Time: 14 July, 03:00 pm
Venue：Conference Room on the First Floor, Energy Building1#
Georgia Institute of Technology
Carsten Sievers obtained his Diplom and Dr. rer nat. degrees in Technical Chemistry at the Technical University of Munich, Germany. Under the guidance of Prof. Johannes A. Lercher, he worked on heterogeneous catalysts for various processes in petroleum refining including hydrogenation of aromatics in Diesel fuel, alkylation, alkane activation, and catalytic cracking. Additional research projects included novel catalytic system, such as supported ionic liquids. In 2007, he moved to the Georgia Institute of Technology to work with Profs. Christopher W. Jones and Pradeep K. Agrawal as a postdoctoral fellow. His primary focus was the development of catalytic processes for biomass depolymerization and synthesis of biofuels. He joined the faculty at the Georgia Institute of Technology in 2009. His research group is developing catalytic processes for the sustainable production of fuels and chemicals. Specific foci are on the stability and reactivity of solid catalysts in aqueous phase, surface chemistry of oxygenates in water, production of specific chemicals from biomass, applied spectroscopy, synthesis of well-defined catalysts, methane conversion, mechanocatalysis, CO2 capture, pyrolysis, and gasification. He is Director of the Southeastern Catalysis Society, Director of the ACS Division of Catalysis Science & Technology and the AIChE Division of Catalysis and Reaction Engineering, and Editor of Applied Catalysis A: General.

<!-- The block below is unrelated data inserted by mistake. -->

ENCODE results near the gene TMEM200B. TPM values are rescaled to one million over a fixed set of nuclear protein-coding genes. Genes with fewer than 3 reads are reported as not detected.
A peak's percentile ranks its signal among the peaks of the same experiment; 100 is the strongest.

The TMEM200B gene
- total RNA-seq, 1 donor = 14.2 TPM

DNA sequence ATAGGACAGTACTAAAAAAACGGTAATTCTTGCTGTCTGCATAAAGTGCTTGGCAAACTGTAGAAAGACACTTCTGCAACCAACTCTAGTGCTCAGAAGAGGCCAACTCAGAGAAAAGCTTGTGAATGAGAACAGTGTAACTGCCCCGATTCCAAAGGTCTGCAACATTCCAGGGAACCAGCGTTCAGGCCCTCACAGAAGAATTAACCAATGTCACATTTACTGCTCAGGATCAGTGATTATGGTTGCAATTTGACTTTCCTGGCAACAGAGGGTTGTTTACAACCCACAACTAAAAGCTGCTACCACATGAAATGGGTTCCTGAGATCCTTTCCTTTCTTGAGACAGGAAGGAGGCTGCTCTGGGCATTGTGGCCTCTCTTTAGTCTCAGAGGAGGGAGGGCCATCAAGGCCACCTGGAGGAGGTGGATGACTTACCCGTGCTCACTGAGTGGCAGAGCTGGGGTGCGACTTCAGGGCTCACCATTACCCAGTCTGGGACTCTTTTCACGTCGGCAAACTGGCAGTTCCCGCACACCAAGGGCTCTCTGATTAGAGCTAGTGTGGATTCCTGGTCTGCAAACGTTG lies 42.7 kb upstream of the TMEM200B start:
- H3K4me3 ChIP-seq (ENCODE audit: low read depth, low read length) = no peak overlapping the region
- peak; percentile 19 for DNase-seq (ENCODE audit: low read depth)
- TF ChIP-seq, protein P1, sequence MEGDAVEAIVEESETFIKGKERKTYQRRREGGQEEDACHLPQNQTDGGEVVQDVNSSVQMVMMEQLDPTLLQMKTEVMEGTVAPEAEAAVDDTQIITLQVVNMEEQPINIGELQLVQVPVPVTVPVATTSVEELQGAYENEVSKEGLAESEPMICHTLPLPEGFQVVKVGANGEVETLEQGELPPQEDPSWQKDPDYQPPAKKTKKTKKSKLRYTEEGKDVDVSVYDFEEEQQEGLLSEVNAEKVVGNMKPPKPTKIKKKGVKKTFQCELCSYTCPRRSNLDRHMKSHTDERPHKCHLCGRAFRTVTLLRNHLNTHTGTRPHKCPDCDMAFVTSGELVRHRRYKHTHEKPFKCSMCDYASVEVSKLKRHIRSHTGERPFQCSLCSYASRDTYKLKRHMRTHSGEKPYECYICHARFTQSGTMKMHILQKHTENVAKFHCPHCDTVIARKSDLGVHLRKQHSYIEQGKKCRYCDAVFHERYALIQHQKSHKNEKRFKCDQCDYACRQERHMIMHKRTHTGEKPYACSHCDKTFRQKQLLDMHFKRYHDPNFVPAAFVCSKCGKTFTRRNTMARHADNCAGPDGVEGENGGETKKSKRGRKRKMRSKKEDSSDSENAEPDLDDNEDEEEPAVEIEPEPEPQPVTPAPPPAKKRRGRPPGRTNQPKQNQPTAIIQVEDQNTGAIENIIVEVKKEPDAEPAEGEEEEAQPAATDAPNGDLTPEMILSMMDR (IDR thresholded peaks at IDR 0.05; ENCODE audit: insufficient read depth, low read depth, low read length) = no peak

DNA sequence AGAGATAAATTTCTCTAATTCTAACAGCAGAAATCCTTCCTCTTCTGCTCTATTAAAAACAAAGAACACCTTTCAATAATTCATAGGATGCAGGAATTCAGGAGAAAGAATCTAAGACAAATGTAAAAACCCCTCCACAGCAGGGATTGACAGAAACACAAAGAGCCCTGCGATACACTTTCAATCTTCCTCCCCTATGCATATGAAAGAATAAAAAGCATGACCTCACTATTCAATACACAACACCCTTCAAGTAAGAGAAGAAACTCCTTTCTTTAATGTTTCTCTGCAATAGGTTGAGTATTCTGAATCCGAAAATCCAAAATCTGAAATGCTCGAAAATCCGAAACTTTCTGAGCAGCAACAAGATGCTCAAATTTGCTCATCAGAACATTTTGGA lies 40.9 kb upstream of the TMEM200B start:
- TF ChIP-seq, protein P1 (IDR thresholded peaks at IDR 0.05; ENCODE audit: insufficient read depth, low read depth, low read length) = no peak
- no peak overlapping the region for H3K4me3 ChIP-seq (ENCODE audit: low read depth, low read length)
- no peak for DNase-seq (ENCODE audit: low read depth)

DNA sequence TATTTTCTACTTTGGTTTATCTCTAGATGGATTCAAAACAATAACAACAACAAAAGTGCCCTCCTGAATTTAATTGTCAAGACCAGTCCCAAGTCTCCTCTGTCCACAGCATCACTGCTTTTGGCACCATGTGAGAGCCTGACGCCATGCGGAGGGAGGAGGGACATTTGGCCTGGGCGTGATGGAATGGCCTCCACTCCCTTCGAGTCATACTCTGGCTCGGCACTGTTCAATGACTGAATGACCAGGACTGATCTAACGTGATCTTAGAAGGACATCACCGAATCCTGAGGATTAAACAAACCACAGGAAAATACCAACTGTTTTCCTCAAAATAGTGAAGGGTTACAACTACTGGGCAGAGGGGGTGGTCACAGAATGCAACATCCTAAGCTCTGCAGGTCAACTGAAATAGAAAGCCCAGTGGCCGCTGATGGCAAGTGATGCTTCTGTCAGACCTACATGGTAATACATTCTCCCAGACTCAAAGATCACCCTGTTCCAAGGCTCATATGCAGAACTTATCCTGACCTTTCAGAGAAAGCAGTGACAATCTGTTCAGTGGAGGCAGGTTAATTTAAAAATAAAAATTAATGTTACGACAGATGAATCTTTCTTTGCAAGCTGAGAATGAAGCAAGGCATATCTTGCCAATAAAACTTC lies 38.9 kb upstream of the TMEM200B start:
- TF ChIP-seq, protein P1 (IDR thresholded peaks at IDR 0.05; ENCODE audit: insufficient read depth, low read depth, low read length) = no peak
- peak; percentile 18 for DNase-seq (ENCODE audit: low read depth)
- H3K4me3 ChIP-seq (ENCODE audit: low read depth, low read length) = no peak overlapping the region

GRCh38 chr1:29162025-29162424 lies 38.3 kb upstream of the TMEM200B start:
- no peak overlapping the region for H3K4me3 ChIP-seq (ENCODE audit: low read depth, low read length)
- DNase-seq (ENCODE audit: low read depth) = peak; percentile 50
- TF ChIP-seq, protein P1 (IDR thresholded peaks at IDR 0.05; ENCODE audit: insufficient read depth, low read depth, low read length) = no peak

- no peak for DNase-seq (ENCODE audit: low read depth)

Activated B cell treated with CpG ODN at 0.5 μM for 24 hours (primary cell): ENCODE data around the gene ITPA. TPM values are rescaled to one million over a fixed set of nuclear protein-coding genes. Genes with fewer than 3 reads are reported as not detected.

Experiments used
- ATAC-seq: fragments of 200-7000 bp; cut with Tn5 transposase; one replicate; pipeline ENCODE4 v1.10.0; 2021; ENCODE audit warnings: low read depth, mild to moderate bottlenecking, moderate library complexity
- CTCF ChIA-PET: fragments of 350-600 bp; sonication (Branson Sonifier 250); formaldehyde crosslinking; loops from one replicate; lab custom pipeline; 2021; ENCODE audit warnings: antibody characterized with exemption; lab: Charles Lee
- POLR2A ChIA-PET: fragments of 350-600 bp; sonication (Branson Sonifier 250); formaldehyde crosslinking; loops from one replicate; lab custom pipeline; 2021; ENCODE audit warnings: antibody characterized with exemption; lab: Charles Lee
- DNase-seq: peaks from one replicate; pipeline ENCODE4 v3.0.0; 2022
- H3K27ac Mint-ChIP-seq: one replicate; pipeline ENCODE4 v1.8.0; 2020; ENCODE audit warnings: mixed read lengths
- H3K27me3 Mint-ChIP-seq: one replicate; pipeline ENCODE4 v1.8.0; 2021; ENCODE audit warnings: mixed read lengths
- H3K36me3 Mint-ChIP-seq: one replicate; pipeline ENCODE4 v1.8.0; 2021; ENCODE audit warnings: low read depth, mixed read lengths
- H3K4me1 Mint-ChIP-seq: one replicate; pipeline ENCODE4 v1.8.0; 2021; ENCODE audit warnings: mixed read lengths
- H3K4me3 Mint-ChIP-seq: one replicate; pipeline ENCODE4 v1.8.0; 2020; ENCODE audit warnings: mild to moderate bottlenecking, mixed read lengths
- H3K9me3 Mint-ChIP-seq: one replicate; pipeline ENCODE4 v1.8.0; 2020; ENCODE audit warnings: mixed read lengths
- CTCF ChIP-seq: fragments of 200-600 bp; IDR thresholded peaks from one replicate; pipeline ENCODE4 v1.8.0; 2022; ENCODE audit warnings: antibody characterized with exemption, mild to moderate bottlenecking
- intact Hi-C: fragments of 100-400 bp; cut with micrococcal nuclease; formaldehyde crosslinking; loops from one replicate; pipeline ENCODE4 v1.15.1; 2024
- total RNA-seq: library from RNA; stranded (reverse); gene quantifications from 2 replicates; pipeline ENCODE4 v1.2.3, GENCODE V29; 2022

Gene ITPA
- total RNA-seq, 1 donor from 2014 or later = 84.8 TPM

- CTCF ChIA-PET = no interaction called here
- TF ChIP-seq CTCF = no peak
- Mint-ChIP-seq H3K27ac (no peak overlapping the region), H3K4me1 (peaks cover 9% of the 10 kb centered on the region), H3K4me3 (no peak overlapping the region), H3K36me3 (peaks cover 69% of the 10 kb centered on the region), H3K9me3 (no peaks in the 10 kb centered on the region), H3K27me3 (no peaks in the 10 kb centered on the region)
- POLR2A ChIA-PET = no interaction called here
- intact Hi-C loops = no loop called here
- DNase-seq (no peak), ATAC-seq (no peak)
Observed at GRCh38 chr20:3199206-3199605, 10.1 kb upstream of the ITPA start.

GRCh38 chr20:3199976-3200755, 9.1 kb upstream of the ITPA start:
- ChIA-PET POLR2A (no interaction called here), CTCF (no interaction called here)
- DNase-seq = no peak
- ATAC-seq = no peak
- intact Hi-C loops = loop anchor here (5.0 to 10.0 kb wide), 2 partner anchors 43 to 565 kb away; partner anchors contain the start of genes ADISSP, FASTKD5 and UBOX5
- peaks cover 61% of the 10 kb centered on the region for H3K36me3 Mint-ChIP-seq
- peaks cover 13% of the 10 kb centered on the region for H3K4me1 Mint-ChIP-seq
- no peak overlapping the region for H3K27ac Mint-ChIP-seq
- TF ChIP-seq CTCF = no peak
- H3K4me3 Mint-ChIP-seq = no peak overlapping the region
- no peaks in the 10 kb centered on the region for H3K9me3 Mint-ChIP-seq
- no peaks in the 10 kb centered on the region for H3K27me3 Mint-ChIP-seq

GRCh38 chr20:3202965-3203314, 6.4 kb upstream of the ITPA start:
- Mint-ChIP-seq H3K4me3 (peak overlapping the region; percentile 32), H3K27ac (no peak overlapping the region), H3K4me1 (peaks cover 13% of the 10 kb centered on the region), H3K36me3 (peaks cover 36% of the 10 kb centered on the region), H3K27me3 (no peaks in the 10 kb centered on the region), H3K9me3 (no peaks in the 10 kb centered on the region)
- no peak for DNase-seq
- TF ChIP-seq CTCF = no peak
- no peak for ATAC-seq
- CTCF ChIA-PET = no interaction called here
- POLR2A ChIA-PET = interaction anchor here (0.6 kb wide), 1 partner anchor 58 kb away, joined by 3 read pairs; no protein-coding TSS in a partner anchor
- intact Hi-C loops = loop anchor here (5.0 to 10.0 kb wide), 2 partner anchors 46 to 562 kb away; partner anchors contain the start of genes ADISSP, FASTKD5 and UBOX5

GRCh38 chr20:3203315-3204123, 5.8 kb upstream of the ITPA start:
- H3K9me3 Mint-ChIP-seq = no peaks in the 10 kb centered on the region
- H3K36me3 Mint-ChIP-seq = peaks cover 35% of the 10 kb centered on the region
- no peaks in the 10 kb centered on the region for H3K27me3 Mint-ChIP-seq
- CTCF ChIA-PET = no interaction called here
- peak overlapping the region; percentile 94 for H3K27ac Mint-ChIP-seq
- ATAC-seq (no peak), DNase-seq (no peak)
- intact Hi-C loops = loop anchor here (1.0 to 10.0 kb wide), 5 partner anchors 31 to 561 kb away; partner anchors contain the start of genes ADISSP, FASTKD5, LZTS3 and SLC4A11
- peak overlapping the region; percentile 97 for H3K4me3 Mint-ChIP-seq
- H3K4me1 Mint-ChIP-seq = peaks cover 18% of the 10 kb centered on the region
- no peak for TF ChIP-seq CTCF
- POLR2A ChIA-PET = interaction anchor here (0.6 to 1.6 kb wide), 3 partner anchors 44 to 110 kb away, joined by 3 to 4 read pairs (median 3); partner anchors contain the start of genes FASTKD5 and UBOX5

The conversion of biomass to value-added chemicals and fuels is one of the great challenges in modern chemical engineering. Since biomass contains much more oxygen than most chemicals and fuels, it is critical to develop processes for removing oxygen containing functional groups. Catalysts will play a critical role in most of these processes because they are critical for providing the required selectivity to certain products. Specific reactions for oxygen removal include hydrodeoxygenation (HDO), dehydration, condensation, and ketonization. The development of efficient catalysts for these reactions will require a good understanding of the interactions of biomass-derived oxygenates with potential catalysts. Our work aims to provide this insight using in-situ spectroscopy.
Selective dehydration can be used to produce specific chemicals from biorenewable feedstocks. The dehydration of glycerol to acrolein is a particularly promising process because large amounts of glycerol are produced as a by-product of bio-diesel. In this talk, dehydration of glycerol over niobia catalysts with different concentrations of Br?nsted and Lewis acid sites will be described. Important surface species are identified by in-situ IR spectroscopy, and it is shown how different acid sites affect different dehydration paths and the formation of coke.
In a separate study, we use time-resolved operando IR spectroscopy to elucidate the reaction paths of aromatic oxygenates during HDO over H-BEA and Pt/H-BEA zeolites. Trends in reactivity and selectivity are explained based on nature of surface species formed from different oxygenates. It is also shown that carbonaceous deposits can undergo several stages of aging before significant deactivation is observed. Most importantly, oxygenates with two functional groups can form strongly bound surface species that prevent diffusion of reactants and products. The new insight will allow for developing protocols for efficient regeneration of spent HDO catalysts.
Contact: JIANG HongDNL0602 (84379371)